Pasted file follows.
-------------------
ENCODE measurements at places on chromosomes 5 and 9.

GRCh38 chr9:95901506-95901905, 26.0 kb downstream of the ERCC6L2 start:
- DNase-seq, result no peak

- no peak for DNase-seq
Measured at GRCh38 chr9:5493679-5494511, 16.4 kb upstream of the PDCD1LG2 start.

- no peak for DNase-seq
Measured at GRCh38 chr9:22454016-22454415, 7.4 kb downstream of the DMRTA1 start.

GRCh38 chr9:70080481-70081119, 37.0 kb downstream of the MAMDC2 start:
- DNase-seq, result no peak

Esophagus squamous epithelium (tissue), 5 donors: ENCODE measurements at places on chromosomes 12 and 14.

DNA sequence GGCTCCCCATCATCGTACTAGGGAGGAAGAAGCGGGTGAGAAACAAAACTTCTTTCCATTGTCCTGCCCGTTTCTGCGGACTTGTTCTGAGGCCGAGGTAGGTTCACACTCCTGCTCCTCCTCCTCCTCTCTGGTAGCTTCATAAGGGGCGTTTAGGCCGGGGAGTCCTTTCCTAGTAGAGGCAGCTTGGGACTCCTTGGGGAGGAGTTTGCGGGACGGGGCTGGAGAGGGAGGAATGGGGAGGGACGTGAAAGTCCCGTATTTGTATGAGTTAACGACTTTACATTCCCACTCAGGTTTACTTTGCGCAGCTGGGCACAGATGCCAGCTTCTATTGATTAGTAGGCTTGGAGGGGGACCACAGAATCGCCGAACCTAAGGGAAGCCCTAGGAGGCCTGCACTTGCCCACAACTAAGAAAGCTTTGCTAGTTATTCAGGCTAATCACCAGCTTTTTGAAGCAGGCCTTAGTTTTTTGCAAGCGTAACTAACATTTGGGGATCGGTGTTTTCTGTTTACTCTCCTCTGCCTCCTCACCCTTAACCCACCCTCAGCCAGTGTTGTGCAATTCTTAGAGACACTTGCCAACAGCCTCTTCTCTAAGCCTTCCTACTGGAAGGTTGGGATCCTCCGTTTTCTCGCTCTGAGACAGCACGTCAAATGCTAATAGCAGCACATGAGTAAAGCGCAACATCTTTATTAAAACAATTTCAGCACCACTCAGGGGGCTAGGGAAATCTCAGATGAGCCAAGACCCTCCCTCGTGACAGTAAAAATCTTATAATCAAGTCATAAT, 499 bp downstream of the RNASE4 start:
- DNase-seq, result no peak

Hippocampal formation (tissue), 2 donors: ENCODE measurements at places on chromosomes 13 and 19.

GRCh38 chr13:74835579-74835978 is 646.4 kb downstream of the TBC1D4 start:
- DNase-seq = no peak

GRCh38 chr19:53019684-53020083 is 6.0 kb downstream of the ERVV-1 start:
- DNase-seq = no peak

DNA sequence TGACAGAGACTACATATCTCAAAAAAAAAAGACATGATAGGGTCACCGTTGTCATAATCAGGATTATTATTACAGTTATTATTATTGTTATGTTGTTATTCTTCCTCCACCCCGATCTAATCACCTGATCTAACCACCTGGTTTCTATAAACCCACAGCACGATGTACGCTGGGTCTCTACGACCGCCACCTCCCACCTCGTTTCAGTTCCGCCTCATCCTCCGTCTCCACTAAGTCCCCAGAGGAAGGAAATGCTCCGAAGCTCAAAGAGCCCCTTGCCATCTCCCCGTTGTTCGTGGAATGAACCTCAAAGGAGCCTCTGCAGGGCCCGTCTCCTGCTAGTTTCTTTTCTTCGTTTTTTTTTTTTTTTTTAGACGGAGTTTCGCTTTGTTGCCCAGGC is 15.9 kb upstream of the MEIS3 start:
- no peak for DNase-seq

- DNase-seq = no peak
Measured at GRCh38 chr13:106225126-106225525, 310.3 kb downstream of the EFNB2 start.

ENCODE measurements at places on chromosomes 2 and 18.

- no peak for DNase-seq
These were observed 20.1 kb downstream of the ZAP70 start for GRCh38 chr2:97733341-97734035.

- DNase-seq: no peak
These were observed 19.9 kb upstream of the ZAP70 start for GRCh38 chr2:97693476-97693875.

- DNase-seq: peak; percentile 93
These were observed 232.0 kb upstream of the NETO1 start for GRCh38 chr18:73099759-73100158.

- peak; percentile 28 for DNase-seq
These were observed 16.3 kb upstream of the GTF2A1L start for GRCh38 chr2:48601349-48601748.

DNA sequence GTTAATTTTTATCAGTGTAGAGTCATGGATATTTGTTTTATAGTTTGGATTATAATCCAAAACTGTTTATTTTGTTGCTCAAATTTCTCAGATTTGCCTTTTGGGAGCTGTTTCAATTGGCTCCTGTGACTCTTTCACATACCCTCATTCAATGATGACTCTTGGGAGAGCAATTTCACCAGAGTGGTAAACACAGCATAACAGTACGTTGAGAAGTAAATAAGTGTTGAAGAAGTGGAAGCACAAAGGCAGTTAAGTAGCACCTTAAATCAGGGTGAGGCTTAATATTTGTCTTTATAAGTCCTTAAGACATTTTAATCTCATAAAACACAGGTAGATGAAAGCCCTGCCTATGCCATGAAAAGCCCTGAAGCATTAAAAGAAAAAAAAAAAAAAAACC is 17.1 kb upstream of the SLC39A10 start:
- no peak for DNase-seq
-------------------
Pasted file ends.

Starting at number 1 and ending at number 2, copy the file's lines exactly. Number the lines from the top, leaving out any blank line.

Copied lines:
ENCODE measurements at places on chromosomes 5 and 9.

GRCh38 chr9:95901506-95901905, 26.0 kb downstream of the ERCC6L2 start: